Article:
For 13 minutes of Radio 4’s Night Fishing documentary, in which Grevel Lindop celebrates the life and work of local poet and angler Tom Rawling, against the backdrop of a night fishing session on one of Rawling’s old haunts, it is captivating fare.

Thereafter, things take a bizarre turn, as the angler accompanying Lindop through the nocturnal gloom alludes to a sensual dimension to the pursuit of their prey. As if relieved to discover that the drive north from London hasn’t been a complete waste of time, the presenter pounces on this titbit like an owl on a rat.

“That’s fascinating, because in the poems, Tom Rawling often talks about the sea trout as being female and there’s very much the sense that fishing is some kind of courtship…or seduction…”

Like two adolescents whose guard has dropped while sharing a copy of Razzle, there’s no stopping them now:

“She’s calling us…luring us back to the water…”

“Mmm, tempting…”

“The catching of the fish is the marriage.”

Her virgin scales cling to my hands…

All of this triggered by the quite preposterous statement at the 13:55 mark – “It’s almost a sexual thing, I think – flyfishing at night…”

I’m sorry, I’ve had some wonderful evenings with rod and line but never have I been even remotely tempted to draw this analogy. There are some things you say when you’re fishing with your mates and then there are things you say when fishing with a Radio 4 microphone under your nose, and this, I would suggest, is a Category 2 statement.

But then it could just be me. Why not make the same point next time you and the gang are wetting a line, with darkness closing in around you? Do let me know if the conversation goes any differently from this…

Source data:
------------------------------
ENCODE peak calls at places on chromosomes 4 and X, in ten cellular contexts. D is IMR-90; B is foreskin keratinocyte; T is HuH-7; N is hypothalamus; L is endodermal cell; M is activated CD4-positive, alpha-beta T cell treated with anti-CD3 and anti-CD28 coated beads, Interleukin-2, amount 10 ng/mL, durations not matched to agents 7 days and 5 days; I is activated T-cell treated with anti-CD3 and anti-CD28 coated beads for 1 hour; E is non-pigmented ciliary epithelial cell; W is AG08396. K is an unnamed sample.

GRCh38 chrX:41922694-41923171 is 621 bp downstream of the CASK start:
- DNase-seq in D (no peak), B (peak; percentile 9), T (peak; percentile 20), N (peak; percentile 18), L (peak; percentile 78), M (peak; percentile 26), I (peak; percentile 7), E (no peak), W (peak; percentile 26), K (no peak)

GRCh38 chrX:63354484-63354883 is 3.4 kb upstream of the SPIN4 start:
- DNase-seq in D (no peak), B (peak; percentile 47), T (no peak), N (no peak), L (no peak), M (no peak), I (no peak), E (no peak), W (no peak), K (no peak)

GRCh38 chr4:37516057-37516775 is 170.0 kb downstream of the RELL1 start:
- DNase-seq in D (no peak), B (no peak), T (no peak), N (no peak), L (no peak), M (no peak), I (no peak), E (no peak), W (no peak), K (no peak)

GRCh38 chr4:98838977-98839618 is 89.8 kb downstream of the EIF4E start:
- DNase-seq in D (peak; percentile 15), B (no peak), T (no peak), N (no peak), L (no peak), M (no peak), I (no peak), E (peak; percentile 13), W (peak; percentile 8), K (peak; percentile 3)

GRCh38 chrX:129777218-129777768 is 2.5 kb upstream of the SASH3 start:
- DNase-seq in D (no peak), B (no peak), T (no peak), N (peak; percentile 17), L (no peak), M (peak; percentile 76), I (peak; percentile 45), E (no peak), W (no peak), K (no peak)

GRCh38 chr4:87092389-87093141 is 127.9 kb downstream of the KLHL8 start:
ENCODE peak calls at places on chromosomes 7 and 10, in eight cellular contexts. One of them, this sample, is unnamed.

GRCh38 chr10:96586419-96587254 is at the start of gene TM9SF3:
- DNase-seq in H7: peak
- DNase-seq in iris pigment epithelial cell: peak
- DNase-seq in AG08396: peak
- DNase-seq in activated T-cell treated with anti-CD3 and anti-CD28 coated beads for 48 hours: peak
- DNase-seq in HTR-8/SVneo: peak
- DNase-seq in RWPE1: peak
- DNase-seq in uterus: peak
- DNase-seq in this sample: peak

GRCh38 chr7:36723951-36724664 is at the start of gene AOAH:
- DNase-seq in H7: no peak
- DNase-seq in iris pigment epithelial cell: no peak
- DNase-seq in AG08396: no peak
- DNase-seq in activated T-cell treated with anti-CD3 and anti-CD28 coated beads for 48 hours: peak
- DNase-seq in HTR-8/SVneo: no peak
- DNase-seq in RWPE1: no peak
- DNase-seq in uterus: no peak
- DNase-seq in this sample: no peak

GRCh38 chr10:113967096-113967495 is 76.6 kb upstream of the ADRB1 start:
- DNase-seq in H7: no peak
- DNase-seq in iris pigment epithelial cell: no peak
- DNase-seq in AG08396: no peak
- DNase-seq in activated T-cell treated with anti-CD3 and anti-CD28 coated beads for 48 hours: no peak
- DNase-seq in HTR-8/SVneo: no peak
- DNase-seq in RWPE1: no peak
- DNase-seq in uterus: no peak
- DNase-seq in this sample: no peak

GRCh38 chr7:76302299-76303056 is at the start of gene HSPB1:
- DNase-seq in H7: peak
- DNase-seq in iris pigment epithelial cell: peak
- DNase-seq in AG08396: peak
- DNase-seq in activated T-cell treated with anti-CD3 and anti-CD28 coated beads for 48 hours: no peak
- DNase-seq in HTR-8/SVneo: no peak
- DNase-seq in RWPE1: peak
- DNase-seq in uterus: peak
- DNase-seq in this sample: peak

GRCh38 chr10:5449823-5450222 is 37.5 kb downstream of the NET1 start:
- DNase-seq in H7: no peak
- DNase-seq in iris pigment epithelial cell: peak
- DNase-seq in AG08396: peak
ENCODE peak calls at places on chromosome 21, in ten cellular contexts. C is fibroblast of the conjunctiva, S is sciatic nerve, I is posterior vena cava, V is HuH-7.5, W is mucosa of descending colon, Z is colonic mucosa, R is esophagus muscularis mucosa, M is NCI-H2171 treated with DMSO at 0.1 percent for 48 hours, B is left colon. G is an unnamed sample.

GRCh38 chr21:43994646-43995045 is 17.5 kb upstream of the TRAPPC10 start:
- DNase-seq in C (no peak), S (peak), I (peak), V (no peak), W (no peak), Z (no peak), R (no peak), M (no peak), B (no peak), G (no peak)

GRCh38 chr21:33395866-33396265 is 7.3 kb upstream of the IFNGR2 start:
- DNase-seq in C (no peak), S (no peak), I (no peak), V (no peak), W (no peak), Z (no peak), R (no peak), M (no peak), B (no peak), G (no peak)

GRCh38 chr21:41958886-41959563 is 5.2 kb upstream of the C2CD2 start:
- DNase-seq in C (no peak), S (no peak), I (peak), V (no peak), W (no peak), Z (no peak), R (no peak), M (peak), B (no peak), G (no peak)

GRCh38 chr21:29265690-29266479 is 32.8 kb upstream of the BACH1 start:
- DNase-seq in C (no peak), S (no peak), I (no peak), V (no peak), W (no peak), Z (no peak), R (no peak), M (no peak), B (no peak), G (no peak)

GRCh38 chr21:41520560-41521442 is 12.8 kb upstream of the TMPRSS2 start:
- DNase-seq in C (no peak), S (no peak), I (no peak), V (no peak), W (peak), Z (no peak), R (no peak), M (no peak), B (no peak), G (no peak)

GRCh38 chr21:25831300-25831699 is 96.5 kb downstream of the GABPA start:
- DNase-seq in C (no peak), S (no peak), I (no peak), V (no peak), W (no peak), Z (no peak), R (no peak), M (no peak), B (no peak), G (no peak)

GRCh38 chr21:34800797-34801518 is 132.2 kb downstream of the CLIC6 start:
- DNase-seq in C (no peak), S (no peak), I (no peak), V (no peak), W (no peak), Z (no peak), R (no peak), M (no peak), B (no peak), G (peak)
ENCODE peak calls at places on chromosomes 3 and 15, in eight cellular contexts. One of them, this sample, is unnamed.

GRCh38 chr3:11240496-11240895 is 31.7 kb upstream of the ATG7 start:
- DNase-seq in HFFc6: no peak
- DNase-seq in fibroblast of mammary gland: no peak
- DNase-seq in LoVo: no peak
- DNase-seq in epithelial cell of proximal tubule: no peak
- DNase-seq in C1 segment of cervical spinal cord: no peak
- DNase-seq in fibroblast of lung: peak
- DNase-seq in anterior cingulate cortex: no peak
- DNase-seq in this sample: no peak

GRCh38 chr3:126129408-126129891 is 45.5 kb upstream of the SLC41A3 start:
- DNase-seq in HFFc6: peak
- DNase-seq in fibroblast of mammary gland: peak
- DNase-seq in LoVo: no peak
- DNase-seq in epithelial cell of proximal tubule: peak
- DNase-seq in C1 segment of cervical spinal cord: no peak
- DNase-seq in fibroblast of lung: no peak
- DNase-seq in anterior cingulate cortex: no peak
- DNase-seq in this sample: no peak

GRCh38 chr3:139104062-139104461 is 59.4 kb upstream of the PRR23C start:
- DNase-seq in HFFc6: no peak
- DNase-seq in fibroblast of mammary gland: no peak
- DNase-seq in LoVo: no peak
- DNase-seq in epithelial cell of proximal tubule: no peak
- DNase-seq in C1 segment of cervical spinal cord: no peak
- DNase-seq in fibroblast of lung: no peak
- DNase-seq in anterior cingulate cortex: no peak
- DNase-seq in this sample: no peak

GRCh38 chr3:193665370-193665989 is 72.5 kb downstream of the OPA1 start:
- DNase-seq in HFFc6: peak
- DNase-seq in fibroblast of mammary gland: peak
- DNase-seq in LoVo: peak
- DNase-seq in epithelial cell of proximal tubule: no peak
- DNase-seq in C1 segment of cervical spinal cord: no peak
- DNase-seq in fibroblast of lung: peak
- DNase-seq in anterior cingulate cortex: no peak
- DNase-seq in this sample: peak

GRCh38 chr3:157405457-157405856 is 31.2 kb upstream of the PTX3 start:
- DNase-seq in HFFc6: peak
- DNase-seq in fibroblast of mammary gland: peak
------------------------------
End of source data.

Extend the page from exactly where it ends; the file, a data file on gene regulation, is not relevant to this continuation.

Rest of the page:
“I don’t know about you guys but this is starting to feel like a sexual thing.”

[SILENCE]

“You still there?”

[AN OWL HOOTS]

“Guys…?”

Mike Roden

There’s nothing informs quite like the Internet but it has no sensitivity filter.

One minute you’re scrolling quietly through Twitter feeds – the ‘rods for sale’, ‘caught this yesterday’ and ‘my mate’s stupid hat’ mundanity of it; the next you’re sitting bolt upright in your chair.

“Just received details of Mike Roden’s funeral…”

I think I met Mike Roden twice, both times at the charming Curley’s Fly Fishery, one of those rare in-town waters where flyline routinely soars against the backdrop of a passing bus and where, on a clear day, you can turn away from the reservoir on the dam wall and see the Irish Sea glinting beyond Southport in the distance.

If it’s not the only fishery in the land with a baby grand piano in the lodge, I’ll be astonished.

Mike was in charge of tuition at Curley’s the first time we met, and running the venue’s fishing operation the second. We shot some instructional video with him on the latter visit and were so impressed at the confident ease with which he imparted information in front of camera, we christened him ‘One-take Roden’ in the car going home.

Friendly and helpful, some people you only need meet twice to warm to them.

Thank you and God bless you, Mike, and my condolences to those you loved.

Flyfishing’s place in the wider universe

From a review of World Cup Cortinas in When Saturday Comes:

“In 1970, the Ford Motor Company loaned every member of the England World Cup squad a car ahead of the forthcoming Mexico World Cup. With the exception of Jack Charlton – who requested a Ford Zodiac because he needed a bigger boot [trunk] for his fishing tackle – they each received a Cortina 1600E.”